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Pro-Palestinian demonstrators gathered outside the Consulate General of Israel yesterday after a Hamas terrorist attack killed more than 900 Israelis. (Michael M. Santiago via Getty Images)

‘It Is Right to Rebel! Israel, Go to Hell!’

After the worst massacre of Jews since the Holocaust, hundreds rejoiced on the streets of New York.

Young girls in hijabs waved Palestinian flags in the street. Men in ski masks hung from scaffolding chanting, “Israel, go to hell.” And pamphlets rained from the sky, lauding the recent violence by Hamas as “heroic.” 

This wasn’t the Middle East. This was Midtown Manhattan, home to the second-largest Jewish population in the world after Israel, just days after Israel was ambushed by Hamas in the deadliest terrorist attack in the country’s history. More than 900 Israelis are now dead, more than 2,000 wounded, and an estimated 100 held hostage.

Many have called it Israel’s 9/11. But unlike America’s 9/11, when New Yorkers stood unified in their grief, this crowd of hundreds seemed bound by their fury. 

They chanted for the end of Zionism—or as they put it, “decolonization.”

It is right to rebel! Israel, go to hell!

5-6-7-8, Palestine is ours to take!

Resistance is justified when people are oppressed!

One sign stretching across an entire street dared: “By any means necessary.”

Facing the United Nations plaza with police helicopters whirring above, 23-year-old Jordan native Youssef Almasri stood with a group of friends and declared, “Glory to the revolution.”

He told The Free Press what decolonization means to him.

“It means: Land. Fucking. Back. We’re taking the land that they took from us, we’re taking it back. We’re putting our refugees home,” said Almasri, who added that he is a student based in New York.

As for the Israelis, he said, they should “go back to where they came from.” 

“It’s our land. We are willing to fight and die for it. They want to flee as soon as they can’t smoke their joint on the beach in peace.”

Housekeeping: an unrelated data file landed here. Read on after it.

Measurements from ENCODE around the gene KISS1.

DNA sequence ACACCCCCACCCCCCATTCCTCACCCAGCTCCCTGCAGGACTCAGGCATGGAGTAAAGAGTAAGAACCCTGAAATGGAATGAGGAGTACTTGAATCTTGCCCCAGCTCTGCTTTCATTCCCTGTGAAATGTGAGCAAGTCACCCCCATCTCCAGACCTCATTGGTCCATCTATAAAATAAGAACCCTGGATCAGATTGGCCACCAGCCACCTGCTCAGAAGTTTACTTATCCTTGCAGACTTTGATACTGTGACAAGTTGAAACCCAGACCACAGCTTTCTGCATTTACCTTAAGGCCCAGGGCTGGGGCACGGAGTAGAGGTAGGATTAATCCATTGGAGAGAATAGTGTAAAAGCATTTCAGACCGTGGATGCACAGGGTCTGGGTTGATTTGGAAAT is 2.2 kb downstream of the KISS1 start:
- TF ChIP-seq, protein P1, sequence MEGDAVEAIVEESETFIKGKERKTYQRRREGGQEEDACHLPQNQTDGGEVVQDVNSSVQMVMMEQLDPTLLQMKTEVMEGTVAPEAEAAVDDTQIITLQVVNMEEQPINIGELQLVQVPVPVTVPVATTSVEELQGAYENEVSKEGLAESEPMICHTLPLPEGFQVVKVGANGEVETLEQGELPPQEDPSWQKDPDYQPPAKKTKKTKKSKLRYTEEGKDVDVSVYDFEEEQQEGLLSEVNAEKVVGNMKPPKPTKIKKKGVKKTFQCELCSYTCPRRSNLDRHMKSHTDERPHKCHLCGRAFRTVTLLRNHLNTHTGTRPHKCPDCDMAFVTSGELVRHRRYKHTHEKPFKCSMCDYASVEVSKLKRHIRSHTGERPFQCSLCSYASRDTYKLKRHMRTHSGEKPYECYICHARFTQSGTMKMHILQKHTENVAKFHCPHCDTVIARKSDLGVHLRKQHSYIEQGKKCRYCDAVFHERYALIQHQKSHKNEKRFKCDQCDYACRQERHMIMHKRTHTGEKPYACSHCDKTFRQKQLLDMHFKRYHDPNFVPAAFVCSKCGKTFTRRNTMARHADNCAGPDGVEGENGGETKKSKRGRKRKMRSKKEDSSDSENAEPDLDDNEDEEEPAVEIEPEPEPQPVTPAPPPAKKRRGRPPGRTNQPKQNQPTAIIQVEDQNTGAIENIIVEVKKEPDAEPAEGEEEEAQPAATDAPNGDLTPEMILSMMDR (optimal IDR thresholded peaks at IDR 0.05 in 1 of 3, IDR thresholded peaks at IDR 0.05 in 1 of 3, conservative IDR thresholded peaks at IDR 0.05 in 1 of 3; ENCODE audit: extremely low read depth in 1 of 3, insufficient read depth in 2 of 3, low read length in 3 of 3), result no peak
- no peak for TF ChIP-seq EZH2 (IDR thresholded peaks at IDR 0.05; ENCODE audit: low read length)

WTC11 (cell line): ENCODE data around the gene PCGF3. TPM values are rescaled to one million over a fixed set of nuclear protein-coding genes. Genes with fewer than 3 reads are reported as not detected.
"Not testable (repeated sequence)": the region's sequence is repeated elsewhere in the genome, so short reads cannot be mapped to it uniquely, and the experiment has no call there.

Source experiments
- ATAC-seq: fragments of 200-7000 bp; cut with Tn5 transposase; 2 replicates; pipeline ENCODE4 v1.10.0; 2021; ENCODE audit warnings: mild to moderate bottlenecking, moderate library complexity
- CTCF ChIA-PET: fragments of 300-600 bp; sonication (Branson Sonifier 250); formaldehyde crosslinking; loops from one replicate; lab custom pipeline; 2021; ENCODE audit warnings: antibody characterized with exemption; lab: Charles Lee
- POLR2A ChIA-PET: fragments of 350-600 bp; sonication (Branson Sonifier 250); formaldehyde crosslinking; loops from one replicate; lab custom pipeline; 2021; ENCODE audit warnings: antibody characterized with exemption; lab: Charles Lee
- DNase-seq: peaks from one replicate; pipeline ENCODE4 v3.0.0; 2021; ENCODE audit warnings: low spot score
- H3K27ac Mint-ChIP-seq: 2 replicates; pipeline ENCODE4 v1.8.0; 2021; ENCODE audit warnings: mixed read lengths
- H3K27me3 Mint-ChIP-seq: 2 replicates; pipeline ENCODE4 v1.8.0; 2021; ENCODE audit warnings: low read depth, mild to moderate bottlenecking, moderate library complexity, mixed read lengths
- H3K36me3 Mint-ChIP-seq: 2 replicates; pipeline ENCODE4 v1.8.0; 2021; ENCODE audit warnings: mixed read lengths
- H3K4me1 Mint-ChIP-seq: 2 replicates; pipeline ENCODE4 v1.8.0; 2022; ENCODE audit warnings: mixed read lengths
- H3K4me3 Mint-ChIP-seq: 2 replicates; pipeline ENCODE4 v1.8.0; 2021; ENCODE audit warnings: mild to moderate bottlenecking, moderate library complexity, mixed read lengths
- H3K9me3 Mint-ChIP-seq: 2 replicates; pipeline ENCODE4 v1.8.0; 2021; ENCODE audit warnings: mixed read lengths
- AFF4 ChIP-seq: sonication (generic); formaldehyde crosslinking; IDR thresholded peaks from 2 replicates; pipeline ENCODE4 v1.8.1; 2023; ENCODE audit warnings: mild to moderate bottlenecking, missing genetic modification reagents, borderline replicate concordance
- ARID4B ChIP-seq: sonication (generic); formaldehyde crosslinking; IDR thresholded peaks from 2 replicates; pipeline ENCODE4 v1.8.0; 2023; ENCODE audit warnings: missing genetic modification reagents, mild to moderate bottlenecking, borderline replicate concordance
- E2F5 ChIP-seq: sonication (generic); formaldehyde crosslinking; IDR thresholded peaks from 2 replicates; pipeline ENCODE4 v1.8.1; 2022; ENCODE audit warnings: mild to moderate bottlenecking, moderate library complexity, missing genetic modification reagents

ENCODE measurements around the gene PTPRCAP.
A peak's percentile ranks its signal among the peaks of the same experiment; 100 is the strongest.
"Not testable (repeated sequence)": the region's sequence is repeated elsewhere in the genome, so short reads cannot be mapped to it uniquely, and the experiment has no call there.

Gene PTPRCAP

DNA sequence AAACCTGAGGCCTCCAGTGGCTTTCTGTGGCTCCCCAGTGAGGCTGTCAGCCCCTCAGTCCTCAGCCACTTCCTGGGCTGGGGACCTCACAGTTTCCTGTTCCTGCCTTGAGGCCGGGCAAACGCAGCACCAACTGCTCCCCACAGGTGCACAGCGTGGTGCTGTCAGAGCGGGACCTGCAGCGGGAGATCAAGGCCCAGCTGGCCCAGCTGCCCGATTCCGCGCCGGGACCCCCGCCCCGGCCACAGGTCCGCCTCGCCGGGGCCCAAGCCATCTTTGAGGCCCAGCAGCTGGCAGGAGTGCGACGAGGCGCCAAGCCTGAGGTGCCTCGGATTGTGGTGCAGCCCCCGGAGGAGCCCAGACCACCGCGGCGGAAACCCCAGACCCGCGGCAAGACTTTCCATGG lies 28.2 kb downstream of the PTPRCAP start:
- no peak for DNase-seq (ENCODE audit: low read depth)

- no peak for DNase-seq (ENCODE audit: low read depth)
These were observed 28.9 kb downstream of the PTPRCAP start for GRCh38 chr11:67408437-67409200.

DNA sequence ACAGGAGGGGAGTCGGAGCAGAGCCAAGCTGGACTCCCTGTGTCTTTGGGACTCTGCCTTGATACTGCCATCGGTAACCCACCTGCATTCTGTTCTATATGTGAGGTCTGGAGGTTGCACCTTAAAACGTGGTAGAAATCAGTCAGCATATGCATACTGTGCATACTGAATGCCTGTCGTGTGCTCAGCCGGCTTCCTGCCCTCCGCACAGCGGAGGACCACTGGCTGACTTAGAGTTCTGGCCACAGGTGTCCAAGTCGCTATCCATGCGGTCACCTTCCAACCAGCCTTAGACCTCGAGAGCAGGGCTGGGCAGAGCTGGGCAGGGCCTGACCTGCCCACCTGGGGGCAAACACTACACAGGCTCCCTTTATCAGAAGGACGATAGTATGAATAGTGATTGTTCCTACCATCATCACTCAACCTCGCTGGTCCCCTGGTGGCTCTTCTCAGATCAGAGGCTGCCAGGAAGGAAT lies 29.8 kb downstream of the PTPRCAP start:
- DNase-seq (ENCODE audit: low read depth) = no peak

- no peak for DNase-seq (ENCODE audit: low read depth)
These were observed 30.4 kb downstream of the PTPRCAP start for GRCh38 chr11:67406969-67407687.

Over the weekend, local activist group Within Our Lifetime urged the public to “mobilize to defend the heroic Palestinian resistance” at an “Emergency Rally for Gaza” outside the “Zionist Embassy.” Hundreds answered the call, gathering outside the Israeli Consulate on 2nd Avenue and 42nd Street, then marching several blocks to the United Nations, stepping over statements scrawled in chalk on the pavement.

“DEATH TO BIBI & THE IDF,” screamed one message in yellow. 

“FUCK PISSRAIL,” another blared in purple.

Most of the protesters seemed to be in their 20s. (Fatih Aktas via Getty Images)

Most of the protesters appeared to be in their 20s, although some kids and several elderly people participated, too. A group of men stomped on an Israeli flag. Many wore keffiyehs, a headscarf that’s become a symbol of the Palestinian resistance. When one of us asked to interview a man, he wanted to know if that reporter was Arab—and turned abruptly away when he learned she was not. 

Ribhi Elzaru said the conflict is personal to him. His grandfather, he says, is the “pre-1948 type,” meaning he lived in the region before Israeli independence. He says he doesn’t celebrate violence, but he sees it as inevitable. 

“Hamas is a logical conclusion for people struggling and uprising,” says Elzaru, 27. “Violence is the cry of the oppressed.”